# Find elements which are present in first array and not in second in C++

We are given two arrays and we have to find numbers that are present in the first array, but not present in the second array.

## Elements that are present in the first array and not in second in C++

#### Example:

arr1[]={3,4,5,9,10};
arr2[]={3,1,10,9,6};

The answer will be 4 5
Since 4 and 5 are present in arr1 but not present in arr2.
x[]={9,56,75,65,90};
y[]={90,4,56,75,65};

Since 9 is present in x but not present in y.



#### Approach 1: Brute Force

The brute force approach is simple. Using two loops find if the element is present in the second array or not.

#include<iostream>
using namespace std;

void findElement(int *arr1 , int *arr2, int n1, int n2){

for(int i=0;i<n1;i++){
for(int j=0;j<n2;j++){
if(arr1[i]==arr2[j]){
break;
}

if(j==n2-1){
cout<<arr1[i]<<" ";
}
}
}
}

int main()
{
int arr1[]={9,56,75,65,90};
int arr2[]={90,4,56,75,65};
int n = sizeof(arr1) / sizeof(int);
int m = sizeof(arr2) / sizeof(int);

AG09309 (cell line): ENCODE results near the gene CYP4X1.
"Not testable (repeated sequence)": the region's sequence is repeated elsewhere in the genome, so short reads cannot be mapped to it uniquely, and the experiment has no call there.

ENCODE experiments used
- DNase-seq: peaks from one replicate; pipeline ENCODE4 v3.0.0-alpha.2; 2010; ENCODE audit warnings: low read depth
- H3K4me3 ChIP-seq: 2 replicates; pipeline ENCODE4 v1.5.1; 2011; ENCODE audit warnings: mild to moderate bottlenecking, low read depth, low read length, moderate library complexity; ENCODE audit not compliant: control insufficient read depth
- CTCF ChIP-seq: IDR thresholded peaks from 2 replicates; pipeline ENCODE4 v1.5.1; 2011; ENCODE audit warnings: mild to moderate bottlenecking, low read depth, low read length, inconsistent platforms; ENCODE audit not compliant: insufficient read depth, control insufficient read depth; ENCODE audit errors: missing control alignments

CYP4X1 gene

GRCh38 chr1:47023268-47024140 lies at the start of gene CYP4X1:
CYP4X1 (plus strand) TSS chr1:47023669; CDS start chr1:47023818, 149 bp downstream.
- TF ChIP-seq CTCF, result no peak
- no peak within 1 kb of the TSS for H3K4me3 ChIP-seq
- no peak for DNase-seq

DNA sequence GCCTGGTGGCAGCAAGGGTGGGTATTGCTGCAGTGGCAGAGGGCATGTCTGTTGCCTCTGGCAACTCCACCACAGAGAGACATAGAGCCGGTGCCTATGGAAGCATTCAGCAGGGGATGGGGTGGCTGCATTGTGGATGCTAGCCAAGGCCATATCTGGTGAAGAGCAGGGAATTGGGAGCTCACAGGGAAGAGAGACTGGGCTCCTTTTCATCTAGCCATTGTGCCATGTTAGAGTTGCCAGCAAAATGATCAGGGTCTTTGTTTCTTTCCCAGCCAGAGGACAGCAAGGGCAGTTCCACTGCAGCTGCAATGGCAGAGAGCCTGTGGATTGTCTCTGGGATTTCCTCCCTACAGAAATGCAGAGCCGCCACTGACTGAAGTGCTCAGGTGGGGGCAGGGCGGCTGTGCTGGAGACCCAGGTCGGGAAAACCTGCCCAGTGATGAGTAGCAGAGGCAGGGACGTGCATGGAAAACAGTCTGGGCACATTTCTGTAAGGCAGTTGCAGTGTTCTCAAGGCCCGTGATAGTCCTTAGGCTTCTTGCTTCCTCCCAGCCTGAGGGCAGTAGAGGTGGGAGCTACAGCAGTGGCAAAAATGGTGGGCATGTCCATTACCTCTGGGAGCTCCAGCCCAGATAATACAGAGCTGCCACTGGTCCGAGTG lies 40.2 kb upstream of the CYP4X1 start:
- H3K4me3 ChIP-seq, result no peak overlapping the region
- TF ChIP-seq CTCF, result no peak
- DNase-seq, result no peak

findElement(arr1, arr2, n, m);
return 0;
}


#### Output:

9

Time complexity: O(n^2). For each element, we try to find its element by looping through the second array which takes O(n)* time. Therefore, the time complexity is O(n^2).

#### Approach2: Using hashing

To improve time complexity, we need a more efficient way to check if the element present in the second array or not. So we use the hash table.

#include<iostream>
#include<unordered_set>
using namespace std;

void findElementFast(int *arr1, int *arr2,int n1, int n2) {
unordered_set <int> u;
for (int i = 0; i < n1; i++){
u.insert(arr2[i]);
}

for (int j = 0; j < n2; j++){
if (u.find(arr1[j]) == u.end()){
cout << arr1[j] << " ";
}
}
}

int main()
{
int arr1[]={3,4,5,9,10};
int arr2[]={3,1,10,9,6};
int n = sizeof(arr1) / sizeof(int);
int m = sizeof(arr2) / sizeof(int);
findElementFast(arr1, arr2, n, m);
return 0;
}


#### Output:

4 5



Time complexity: O(n).Since the hash table reduces the time to find the element to , the time complexity is .